It took hundreds of pages of the Federalist papers, a few dozen men locked for weeks in a sealed room in Philadelphia and a bloody civil war for the US constitution to be accepted. So the little local difficulties in France, the Netherlands and now Ireland must be seen in a broader perspective.
Anti-Europeans are lacing their champagne with Guinness as they celebrate the “no” vote and proclaim with W.B. Yeats “all changed, changed utterly”. Yet the EU, its Commission, existing treaties and directives will still be in place tomorrow. Europe has been here before and will be again.
Ireland's “no” campaigners accused the wordy Lisbon treaty of introducing abortion and high taxes, and abolishing peat-cutting, union rights and Irish neutrality. Then Alistair Darling gave a speech saying that Ireland's beloved Common Agricultural Policy should be pruned and Peter Mandelson promised to reduce agricultural protectionism to help the Doha trade talks. The chance to kick British bigwigs and their own former prime minister, now helping the authorities with their inquires, was too tempting.
As the money men, the Socialist Workers' Party, the Unite union and Sinn Fein enjoy their weekend of joy, Ireland and the rest of Europe will wake up on Monday with a headache but not much else. Not a single Eurocrat will lose his job. The bloated 27-strong Commission may even breathe a sigh of relief as a little-noticed clause in the treaty cut its size. The loss of a guaranteed EU Commission seat for Ireland was one argument used by the “no” campaign to defeat the treaty - the first time that Eurosceptics have sprung to the defence of the Brussels bureaucracy instead of wanting it slimmed down.
The big losers are Turkey and Croatia. British Tory Eurosceptics hypocritically proclaim their support for Turkish accession, but know that demanding referendums on future treaties means an end to enlargement.
No EU treaty can come into force until all signatory nations ratify it. But Ireland represents 1 per cent of the EU's total population and some old-fashioned democrats may feel that 1 per cent does not outweigh the rest of Europe's nations which are saying “yes” to the treaty.
But the rules are clear. Had the Irish voted “yes” and the British Parliament voted “no”, it is unlikely that Open Europe and Stuart Wheeler would describe the Irish popular vote as superior to one by Britain's sovereign parliament.
But amid the clamour from anti-EU campaigners in Britain and other nations to ignore sovereign parliamentary decisions, some way forward will have to be found.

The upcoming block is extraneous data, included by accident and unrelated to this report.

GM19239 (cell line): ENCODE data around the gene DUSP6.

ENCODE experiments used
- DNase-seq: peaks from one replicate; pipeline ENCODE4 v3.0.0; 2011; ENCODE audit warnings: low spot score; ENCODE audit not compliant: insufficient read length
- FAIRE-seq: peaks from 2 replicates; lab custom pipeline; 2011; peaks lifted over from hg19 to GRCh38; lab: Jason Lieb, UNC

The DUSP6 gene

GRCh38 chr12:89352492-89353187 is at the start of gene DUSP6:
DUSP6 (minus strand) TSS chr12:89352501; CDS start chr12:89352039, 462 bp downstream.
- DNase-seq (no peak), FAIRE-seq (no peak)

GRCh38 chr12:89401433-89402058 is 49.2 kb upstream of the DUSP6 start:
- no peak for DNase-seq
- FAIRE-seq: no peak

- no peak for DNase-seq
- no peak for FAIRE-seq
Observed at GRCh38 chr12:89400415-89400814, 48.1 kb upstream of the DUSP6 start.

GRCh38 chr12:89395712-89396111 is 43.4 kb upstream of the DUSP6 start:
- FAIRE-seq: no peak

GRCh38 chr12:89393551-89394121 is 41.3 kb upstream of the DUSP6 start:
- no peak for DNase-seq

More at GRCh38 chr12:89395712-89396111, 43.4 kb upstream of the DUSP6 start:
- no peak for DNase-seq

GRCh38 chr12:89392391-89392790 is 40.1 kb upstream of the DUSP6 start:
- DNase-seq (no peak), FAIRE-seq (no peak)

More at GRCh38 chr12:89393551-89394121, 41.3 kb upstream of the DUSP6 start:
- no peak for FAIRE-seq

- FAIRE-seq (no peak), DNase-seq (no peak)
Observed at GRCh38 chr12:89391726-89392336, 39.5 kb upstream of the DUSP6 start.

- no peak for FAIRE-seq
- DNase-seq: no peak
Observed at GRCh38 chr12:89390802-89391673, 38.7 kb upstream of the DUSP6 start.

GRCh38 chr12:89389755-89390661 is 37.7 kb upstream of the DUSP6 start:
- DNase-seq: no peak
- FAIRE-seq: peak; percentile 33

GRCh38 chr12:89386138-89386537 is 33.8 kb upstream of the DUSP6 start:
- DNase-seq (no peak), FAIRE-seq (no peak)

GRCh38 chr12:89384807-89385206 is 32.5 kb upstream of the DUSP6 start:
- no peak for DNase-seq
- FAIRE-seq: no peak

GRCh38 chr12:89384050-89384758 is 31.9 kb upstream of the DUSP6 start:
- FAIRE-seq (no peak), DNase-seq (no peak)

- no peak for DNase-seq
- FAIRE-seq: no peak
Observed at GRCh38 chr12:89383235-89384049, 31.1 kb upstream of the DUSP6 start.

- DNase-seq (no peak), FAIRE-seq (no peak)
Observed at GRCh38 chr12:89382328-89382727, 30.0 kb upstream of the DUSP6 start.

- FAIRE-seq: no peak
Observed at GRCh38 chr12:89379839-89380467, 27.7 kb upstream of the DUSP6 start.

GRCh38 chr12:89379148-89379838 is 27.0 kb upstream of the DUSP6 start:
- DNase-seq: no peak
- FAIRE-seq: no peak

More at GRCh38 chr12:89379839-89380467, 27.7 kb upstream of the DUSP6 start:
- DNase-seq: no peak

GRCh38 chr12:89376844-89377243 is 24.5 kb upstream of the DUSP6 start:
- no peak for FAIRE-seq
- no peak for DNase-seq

So what now? First, the Irish Government must tell its 26 EU partners what happened and why. Secondly, other European nations must stay calm, despite the screeching of the “no” camp for instant repudiation of the treaty. Many countries have voted not once but twice for a new EU rule book. They will be sore that the French and the Dutch, and now the Irish, have blocked new rules deemed necessary to make Europe work better.
Thirdly, the Irish vote must not be ignored. Better a period of frustration than any drama about trying to move ahead without Ireland - Europe must be patient. The EU has spent far too much time this century talking about itself instead of doing what its people need. What a business leader needs and what a trade union leader needs are not the same. What a green politician thinks is not the same as a driver desires. Reconciling these differences is the art of politics, even if it is not as much fun as sitting on a grandly named convention discussing constitutional politics.
“Things fall apart, the centre cannot hold,” Yeats wrote, and its complacent political establishment may feel that Ireland is falling apart. Yeats added that “anarchy is loosed upon the world”, and an anarchic bust-up is what many Eurosceptics hope for. But it won't happen. Europe will go on its summer holidays. Perhaps when it comes back, ways will be found to make the treaty work, or the parts of it that do not need any treaty change.
There are two ways forward. One would be to agree an explanatory protocol to the treaty giving clearer Irish opt-outs on issues such as foreign policy and taxation, to protect Ireland's low corporation tax and longstanding neutrality. The other is for the EU to take a more ad hoc approach, using existing treaties to promote greater co-operation on immigration, the environment and cross-border crime and terrorism. This will require national governments to agree in the Council of Ministers - but that would leave a majority that is in agreement on a particular policy vulnerable to veto by a single government.
But as the old Irish joke has it, if you want to reach your destination, you shouldn't start from here.
As the hysteria dies down, ways will be found to make Europe work, with or without the treaty. For both pro- and anti-Europeans, things have not changed so utterly at all.
Denis MacShane, a Labour MP and a former Minister for Europe.